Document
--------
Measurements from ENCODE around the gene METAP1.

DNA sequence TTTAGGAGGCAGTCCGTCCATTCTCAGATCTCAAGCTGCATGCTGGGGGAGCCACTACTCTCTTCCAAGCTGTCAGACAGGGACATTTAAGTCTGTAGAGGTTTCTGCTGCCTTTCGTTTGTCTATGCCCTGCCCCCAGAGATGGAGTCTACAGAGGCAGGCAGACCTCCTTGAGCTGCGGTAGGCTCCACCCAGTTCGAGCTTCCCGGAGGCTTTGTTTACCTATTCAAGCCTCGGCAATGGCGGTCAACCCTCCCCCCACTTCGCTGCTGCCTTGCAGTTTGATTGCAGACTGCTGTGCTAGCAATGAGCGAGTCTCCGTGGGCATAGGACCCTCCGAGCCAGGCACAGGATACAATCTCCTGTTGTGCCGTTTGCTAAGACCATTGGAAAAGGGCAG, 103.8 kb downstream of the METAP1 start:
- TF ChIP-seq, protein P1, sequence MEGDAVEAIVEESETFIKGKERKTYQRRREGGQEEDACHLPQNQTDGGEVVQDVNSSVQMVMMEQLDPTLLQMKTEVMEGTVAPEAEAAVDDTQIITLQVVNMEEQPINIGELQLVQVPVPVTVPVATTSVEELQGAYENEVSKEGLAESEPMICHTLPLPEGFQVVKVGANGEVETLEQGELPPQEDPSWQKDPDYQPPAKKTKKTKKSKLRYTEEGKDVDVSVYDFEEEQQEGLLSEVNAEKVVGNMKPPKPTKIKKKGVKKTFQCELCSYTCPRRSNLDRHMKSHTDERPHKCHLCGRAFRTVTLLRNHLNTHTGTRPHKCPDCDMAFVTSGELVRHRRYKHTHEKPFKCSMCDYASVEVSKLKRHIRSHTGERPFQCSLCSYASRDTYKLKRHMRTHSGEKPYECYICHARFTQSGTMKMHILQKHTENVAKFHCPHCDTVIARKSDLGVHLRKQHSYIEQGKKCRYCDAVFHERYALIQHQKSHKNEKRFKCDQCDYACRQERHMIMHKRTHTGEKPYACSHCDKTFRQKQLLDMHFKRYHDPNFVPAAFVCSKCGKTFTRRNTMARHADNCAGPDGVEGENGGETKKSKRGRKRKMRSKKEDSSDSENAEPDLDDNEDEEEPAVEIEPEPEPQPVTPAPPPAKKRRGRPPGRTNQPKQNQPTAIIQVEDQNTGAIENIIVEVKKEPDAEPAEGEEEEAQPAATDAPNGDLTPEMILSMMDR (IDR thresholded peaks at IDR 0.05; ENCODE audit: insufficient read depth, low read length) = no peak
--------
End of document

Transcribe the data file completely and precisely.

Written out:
Measurements from ENCODE around the gene METAP1.

DNA sequence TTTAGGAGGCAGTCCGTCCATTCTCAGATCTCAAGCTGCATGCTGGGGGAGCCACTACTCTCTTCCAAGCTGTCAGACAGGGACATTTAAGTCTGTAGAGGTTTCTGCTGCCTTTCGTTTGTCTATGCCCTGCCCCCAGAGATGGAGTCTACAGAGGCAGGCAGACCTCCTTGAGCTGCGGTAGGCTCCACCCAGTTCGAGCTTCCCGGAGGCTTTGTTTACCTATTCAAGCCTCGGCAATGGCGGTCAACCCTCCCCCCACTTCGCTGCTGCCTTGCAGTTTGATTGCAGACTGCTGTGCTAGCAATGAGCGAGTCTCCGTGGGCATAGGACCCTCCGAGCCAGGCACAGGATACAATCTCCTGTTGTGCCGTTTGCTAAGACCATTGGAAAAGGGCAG, 103.8 kb downstream of the METAP1 start:
- TF ChIP-seq, protein P1, sequence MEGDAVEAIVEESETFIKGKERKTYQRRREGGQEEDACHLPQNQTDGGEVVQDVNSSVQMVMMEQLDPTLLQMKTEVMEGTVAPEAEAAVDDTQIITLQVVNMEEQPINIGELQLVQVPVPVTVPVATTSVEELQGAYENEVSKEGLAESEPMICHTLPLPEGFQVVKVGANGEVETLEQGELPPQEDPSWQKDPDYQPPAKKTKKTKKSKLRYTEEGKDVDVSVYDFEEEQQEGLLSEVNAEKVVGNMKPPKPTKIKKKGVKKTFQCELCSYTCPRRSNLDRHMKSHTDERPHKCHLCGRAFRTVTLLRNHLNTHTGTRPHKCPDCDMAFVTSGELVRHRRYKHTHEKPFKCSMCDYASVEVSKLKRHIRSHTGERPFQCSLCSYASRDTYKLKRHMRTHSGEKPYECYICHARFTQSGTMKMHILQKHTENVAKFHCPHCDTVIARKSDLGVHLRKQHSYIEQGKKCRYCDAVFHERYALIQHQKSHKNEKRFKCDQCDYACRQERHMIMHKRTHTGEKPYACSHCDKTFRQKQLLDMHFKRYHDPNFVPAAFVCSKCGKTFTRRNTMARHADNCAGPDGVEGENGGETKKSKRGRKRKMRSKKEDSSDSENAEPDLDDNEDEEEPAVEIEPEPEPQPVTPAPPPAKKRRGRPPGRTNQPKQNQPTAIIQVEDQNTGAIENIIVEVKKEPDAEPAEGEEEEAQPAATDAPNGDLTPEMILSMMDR (IDR thresholded peaks at IDR 0.05; ENCODE audit: insufficient read depth, low read length) = no peak